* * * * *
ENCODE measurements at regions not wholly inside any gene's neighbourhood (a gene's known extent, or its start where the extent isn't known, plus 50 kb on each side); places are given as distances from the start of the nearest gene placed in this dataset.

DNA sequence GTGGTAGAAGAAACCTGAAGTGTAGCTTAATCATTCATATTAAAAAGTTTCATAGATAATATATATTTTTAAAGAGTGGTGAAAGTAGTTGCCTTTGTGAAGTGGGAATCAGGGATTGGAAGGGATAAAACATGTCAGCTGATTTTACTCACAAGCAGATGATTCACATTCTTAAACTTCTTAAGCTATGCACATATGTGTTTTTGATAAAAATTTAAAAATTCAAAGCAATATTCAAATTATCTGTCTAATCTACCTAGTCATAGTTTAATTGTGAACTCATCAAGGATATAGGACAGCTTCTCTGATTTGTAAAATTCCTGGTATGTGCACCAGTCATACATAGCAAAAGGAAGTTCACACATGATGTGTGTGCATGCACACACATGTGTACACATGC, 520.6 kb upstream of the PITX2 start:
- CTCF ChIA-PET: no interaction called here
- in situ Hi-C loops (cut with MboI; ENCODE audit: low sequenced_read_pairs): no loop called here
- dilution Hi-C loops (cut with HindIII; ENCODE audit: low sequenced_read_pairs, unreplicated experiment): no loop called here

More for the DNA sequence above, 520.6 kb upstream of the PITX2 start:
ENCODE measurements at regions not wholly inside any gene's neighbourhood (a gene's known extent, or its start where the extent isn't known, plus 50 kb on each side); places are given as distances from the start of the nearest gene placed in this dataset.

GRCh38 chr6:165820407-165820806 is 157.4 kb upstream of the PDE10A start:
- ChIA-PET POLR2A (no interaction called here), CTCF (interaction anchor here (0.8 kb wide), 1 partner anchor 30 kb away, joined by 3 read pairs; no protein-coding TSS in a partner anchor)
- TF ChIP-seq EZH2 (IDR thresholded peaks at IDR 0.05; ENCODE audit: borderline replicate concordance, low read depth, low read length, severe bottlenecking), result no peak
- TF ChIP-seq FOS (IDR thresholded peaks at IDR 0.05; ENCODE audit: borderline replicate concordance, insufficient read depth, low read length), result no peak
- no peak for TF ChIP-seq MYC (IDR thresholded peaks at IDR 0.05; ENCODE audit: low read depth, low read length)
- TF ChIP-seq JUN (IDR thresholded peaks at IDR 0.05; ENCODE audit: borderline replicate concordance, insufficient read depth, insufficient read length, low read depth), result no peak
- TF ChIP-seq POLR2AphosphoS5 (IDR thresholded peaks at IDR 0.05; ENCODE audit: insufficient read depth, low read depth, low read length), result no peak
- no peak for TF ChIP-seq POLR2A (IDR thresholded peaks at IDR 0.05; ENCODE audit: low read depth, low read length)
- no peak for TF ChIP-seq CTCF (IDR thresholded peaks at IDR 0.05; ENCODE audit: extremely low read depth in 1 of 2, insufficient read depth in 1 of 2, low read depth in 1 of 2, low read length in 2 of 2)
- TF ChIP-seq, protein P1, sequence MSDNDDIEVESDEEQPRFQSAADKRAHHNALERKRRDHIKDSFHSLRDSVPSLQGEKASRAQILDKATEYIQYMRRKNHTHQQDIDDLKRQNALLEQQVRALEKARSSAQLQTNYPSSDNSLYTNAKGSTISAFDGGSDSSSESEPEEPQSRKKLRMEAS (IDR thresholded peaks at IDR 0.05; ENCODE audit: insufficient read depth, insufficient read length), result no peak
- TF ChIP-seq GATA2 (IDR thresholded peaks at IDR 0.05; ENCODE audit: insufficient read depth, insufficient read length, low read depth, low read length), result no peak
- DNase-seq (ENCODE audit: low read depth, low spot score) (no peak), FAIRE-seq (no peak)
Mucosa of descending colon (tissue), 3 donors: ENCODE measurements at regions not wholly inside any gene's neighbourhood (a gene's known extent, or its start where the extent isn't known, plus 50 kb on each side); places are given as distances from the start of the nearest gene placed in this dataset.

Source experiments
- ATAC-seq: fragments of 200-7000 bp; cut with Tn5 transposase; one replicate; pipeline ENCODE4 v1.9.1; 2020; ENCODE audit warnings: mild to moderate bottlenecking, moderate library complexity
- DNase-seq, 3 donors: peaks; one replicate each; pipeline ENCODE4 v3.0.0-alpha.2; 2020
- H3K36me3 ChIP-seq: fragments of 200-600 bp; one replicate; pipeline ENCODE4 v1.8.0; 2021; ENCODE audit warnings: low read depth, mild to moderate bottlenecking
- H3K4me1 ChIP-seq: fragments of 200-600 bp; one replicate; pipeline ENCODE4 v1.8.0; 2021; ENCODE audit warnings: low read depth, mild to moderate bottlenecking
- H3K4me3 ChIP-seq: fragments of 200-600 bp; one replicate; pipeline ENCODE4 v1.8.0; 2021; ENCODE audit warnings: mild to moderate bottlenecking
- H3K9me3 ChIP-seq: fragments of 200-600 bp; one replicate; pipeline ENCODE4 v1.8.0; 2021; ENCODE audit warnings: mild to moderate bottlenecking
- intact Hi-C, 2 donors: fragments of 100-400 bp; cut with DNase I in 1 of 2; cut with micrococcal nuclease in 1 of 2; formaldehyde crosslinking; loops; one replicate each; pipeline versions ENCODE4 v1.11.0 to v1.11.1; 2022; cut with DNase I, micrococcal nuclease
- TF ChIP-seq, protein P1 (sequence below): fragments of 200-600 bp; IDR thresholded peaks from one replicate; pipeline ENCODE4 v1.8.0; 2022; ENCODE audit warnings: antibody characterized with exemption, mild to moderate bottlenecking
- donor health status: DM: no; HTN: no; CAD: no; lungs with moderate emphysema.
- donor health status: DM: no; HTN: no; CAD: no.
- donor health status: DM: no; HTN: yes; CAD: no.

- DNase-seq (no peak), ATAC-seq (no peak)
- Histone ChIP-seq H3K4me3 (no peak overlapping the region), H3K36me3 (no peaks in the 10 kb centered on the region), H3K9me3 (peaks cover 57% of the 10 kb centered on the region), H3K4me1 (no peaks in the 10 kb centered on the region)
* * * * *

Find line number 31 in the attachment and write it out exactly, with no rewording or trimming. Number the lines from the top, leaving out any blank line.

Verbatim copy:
- donor health status: DM: no; HTN: no; CAD: no.